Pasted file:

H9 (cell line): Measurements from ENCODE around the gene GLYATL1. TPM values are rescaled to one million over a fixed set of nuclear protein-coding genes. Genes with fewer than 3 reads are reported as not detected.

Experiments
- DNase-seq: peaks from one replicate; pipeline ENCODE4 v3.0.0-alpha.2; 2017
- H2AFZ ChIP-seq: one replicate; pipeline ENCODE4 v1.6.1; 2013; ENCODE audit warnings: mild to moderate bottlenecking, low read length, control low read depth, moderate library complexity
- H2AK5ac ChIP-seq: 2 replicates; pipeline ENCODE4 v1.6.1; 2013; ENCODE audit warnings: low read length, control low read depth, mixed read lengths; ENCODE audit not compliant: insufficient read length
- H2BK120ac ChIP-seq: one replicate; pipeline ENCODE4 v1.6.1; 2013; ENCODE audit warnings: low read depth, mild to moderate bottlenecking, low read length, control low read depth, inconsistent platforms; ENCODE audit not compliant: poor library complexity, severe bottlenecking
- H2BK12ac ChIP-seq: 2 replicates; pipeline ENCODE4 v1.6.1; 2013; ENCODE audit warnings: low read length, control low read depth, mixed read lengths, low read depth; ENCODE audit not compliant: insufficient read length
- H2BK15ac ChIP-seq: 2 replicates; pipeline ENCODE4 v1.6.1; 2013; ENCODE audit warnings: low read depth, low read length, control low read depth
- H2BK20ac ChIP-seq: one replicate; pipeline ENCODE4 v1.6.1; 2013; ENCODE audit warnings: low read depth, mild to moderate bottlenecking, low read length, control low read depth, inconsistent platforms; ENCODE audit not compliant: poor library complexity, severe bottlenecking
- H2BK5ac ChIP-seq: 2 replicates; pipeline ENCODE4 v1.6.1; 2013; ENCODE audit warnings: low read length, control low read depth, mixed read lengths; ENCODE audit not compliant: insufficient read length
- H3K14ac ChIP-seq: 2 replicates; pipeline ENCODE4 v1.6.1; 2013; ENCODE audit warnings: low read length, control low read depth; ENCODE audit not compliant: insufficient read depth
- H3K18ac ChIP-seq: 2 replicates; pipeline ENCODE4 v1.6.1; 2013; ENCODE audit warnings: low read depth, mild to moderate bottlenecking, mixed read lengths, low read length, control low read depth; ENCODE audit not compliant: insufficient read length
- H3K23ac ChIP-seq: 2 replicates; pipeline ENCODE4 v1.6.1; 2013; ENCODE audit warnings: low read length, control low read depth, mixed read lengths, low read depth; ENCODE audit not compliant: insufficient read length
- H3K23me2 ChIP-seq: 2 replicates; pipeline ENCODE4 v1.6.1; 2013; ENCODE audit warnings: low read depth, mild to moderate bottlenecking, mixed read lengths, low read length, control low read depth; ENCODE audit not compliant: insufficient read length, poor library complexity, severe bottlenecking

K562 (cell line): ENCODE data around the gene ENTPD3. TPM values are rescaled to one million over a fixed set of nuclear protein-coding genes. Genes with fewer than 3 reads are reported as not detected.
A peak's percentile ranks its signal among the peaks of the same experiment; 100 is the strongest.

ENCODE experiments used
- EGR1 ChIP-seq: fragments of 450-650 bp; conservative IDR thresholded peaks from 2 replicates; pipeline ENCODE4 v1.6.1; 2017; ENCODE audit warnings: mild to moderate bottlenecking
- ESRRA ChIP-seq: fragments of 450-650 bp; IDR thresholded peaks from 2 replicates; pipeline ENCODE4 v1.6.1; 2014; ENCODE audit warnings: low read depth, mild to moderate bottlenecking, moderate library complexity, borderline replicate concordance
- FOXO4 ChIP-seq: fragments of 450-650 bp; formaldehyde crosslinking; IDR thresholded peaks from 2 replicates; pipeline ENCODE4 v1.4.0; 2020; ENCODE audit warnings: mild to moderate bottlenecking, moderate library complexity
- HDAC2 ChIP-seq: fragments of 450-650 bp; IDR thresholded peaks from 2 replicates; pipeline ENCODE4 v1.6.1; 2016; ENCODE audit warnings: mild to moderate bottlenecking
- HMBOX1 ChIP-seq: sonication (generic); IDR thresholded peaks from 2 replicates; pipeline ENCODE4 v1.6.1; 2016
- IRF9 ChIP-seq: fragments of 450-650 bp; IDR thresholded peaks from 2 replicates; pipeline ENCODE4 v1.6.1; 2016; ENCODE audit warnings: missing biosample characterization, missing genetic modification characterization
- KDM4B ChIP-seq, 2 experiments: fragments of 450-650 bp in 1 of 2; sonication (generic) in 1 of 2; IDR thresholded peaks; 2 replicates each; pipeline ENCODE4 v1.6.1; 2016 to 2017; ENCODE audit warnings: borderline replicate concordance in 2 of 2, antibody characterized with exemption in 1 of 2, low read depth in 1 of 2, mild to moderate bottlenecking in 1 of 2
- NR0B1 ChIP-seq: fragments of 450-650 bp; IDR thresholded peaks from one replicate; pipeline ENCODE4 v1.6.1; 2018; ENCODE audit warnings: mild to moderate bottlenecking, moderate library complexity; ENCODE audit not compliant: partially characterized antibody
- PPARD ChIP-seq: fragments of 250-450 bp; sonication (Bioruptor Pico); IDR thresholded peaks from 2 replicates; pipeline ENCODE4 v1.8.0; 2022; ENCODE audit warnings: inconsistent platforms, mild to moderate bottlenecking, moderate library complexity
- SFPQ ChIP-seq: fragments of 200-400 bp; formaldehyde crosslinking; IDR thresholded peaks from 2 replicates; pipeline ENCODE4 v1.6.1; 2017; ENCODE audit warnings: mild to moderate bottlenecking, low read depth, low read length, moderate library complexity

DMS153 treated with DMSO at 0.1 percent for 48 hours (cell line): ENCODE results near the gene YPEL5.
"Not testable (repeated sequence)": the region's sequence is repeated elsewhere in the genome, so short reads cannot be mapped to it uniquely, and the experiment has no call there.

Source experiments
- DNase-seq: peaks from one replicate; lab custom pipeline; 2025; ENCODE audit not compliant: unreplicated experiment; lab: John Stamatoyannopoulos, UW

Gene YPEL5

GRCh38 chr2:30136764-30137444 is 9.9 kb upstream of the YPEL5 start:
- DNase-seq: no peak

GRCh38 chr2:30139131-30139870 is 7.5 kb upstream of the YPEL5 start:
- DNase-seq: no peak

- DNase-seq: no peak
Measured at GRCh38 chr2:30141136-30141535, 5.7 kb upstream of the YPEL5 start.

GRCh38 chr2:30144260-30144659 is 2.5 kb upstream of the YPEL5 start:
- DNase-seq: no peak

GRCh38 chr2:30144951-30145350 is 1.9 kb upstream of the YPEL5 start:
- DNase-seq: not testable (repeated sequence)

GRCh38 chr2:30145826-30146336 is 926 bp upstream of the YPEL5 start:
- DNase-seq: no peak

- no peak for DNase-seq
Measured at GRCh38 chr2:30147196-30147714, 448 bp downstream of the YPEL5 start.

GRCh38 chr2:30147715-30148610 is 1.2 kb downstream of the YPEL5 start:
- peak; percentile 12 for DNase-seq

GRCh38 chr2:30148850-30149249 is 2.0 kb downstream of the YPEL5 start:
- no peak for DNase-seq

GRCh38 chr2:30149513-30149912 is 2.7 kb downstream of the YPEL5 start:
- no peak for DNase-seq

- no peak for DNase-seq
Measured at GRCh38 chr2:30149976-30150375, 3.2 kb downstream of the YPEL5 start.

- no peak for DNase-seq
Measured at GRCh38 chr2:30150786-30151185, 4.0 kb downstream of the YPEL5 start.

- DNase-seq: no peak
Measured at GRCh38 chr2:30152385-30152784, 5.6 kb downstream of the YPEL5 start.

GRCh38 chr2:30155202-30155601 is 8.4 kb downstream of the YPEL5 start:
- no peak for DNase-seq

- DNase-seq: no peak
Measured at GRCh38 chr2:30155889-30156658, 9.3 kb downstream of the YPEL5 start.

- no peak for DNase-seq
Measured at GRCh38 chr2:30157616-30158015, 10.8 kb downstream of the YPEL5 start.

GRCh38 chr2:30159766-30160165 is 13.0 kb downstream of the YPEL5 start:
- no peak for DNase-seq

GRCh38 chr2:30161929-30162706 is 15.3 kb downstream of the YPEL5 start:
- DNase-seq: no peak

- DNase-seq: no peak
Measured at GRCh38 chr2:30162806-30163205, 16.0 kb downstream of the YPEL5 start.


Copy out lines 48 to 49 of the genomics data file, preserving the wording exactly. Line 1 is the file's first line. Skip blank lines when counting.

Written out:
- peak; percentile 12 for DNase-seq

GRCh38 chr2:30148850-30149249 is 2.0 kb downstream of the YPEL5 start: